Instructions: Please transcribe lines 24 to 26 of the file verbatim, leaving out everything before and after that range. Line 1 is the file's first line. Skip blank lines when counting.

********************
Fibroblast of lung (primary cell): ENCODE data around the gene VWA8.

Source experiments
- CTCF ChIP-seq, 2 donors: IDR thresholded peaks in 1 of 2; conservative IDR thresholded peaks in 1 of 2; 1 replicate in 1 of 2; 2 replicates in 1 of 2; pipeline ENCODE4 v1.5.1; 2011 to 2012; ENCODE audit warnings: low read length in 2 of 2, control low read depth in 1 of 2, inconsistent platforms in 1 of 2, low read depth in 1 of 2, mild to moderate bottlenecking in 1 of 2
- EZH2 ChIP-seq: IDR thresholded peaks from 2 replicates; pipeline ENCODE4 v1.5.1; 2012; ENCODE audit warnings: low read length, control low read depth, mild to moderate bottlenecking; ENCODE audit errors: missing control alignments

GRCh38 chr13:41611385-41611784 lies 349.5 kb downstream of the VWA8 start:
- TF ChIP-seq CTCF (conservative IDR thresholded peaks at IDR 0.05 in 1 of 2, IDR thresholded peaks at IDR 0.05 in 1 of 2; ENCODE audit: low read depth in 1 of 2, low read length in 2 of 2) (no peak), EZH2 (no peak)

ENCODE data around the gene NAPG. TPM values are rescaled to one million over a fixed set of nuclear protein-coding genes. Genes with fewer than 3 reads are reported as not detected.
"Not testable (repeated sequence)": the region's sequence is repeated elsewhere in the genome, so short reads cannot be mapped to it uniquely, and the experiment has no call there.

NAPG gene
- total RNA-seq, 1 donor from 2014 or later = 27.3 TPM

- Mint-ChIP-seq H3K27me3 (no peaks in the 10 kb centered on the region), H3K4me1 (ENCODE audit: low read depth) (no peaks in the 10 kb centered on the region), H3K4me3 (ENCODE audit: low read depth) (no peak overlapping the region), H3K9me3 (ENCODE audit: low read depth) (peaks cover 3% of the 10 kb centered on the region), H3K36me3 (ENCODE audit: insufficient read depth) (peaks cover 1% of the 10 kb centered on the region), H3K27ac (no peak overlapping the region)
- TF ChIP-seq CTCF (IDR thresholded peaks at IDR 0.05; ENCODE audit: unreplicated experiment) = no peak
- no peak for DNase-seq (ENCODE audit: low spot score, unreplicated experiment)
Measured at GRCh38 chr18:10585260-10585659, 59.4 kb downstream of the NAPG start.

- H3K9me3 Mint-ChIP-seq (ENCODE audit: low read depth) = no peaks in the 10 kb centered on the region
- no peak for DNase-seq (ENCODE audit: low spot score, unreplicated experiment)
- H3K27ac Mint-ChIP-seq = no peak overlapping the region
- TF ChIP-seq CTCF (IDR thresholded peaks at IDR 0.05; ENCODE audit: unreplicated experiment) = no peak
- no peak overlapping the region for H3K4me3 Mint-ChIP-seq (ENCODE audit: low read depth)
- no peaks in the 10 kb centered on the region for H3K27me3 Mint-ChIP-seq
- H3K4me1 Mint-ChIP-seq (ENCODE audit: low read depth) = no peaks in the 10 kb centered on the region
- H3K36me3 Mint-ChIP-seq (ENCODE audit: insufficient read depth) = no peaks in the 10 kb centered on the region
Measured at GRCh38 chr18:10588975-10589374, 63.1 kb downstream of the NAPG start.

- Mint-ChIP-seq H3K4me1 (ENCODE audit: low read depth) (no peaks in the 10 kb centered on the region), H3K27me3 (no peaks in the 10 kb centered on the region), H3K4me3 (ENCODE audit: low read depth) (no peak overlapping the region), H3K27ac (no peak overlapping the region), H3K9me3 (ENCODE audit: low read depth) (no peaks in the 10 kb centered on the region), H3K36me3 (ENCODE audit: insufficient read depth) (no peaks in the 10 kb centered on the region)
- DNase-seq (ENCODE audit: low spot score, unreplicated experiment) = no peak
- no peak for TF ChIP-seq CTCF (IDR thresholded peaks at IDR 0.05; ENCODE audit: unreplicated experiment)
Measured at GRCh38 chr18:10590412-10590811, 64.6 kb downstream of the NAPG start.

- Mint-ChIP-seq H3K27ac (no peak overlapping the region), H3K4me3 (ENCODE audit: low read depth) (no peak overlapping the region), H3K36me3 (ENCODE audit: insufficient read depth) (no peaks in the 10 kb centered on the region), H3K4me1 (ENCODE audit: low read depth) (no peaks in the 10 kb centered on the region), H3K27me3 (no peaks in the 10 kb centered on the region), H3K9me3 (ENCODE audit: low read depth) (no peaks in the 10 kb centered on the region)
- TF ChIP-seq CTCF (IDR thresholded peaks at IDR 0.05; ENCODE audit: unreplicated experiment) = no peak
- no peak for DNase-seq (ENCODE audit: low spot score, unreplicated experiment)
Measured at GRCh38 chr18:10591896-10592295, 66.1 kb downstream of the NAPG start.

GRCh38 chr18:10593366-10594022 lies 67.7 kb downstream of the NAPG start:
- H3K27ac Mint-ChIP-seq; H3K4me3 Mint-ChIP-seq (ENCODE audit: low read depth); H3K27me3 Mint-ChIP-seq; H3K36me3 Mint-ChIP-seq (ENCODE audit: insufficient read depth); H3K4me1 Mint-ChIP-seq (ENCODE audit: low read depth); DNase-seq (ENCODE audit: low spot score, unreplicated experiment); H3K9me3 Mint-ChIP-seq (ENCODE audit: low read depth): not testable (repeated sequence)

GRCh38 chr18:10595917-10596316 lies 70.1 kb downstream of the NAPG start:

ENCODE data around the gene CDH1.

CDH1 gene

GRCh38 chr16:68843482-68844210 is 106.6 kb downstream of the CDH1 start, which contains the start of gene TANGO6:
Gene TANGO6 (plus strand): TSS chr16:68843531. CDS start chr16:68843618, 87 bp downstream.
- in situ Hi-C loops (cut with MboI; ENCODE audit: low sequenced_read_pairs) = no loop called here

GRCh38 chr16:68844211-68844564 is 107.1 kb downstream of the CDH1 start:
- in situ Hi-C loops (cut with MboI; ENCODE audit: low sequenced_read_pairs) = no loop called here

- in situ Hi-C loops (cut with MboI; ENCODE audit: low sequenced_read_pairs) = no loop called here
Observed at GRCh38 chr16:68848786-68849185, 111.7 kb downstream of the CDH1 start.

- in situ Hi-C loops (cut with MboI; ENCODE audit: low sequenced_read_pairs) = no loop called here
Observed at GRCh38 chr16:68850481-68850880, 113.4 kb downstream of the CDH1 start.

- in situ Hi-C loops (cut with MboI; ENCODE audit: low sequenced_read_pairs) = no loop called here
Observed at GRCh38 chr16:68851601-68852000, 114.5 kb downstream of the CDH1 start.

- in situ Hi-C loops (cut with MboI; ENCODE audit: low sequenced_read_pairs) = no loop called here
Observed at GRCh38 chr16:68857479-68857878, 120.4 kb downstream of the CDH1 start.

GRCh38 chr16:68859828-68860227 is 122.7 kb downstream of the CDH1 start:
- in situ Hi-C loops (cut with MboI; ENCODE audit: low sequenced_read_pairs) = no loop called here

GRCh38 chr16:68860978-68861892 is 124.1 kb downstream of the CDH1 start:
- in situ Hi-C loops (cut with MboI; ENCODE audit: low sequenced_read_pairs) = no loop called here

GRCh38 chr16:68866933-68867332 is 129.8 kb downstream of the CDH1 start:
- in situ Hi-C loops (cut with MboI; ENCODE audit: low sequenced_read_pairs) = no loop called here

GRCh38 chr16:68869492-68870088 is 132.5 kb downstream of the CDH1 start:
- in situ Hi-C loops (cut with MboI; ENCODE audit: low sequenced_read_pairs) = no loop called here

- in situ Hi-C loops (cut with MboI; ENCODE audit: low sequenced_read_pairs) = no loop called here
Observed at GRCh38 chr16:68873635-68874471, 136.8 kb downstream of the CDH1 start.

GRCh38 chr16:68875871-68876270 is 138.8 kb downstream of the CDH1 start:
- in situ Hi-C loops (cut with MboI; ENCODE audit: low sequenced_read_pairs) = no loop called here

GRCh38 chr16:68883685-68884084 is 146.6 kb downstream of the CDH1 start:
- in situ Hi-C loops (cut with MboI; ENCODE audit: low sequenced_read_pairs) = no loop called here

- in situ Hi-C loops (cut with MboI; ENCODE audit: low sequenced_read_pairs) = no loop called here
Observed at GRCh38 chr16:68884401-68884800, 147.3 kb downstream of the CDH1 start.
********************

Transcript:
- Mint-ChIP-seq H3K4me1 (ENCODE audit: low read depth) (no peaks in the 10 kb centered on the region), H3K27me3 (no peaks in the 10 kb centered on the region), H3K4me3 (ENCODE audit: low read depth) (no peak overlapping the region), H3K27ac (no peak overlapping the region), H3K9me3 (ENCODE audit: low read depth) (no peaks in the 10 kb centered on the region), H3K36me3 (ENCODE audit: insufficient read depth) (no peaks in the 10 kb centered on the region)
- DNase-seq (ENCODE audit: low spot score, unreplicated experiment) = no peak
- no peak for TF ChIP-seq CTCF (IDR thresholded peaks at IDR 0.05; ENCODE audit: unreplicated experiment)